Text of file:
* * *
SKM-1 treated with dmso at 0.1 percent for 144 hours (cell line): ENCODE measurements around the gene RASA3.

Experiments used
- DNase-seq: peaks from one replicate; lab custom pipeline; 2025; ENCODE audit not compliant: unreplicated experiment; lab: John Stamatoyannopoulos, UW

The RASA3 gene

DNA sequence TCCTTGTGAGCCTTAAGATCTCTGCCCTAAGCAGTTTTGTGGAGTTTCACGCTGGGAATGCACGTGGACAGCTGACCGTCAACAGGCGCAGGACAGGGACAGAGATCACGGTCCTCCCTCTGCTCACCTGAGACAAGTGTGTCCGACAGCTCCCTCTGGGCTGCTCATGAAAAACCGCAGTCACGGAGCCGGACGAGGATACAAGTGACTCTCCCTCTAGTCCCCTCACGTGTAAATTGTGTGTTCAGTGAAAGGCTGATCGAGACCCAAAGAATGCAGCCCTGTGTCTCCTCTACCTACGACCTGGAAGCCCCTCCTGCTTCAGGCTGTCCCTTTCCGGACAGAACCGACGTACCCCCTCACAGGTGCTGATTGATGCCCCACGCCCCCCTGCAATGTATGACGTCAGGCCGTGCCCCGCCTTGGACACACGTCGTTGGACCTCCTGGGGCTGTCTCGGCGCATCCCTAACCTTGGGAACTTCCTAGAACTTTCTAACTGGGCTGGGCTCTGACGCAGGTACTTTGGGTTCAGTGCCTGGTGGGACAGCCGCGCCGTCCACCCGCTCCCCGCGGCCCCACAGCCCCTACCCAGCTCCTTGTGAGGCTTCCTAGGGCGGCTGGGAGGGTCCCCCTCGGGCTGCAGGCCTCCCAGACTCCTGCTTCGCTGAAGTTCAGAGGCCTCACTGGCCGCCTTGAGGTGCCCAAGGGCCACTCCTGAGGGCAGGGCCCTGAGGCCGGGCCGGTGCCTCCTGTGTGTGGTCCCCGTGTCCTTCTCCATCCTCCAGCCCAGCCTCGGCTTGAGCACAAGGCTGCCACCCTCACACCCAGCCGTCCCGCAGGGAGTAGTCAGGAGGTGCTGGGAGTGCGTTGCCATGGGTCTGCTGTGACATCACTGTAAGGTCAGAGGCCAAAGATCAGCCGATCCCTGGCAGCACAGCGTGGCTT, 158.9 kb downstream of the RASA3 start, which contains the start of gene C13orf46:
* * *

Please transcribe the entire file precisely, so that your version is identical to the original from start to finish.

SKM-1 treated with dmso at 0.1 percent for 144 hours (cell line): ENCODE measurements around the gene RASA3.

Experiments used
- DNase-seq: peaks from one replicate; lab custom pipeline; 2025; ENCODE audit not compliant: unreplicated experiment; lab: John Stamatoyannopoulos, UW

The RASA3 gene

DNA sequence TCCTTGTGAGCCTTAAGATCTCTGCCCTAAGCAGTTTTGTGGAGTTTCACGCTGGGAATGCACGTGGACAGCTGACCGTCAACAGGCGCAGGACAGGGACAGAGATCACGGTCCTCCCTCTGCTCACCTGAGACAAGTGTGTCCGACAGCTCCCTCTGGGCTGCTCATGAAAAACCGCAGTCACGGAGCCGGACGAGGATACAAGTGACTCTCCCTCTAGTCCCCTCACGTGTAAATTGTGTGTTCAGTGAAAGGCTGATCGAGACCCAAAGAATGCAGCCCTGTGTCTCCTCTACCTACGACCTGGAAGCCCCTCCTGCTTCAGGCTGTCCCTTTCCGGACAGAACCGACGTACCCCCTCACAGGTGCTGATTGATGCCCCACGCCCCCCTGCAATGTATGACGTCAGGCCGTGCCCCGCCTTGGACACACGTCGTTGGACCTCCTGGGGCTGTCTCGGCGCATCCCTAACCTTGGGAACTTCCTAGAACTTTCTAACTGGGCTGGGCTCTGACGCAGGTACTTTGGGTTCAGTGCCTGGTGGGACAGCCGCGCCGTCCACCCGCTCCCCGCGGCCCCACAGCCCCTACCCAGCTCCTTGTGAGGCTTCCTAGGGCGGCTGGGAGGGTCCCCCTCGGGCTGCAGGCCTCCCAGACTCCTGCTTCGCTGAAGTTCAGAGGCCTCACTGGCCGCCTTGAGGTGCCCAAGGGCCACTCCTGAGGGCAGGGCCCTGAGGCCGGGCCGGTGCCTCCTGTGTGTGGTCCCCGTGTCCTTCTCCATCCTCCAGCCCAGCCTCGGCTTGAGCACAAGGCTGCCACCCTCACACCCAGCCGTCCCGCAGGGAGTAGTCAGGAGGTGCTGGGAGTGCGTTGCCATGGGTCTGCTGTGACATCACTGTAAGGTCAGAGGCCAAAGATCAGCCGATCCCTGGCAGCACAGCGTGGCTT, 158.9 kb downstream of the RASA3 start, which contains the start of gene C13orf46: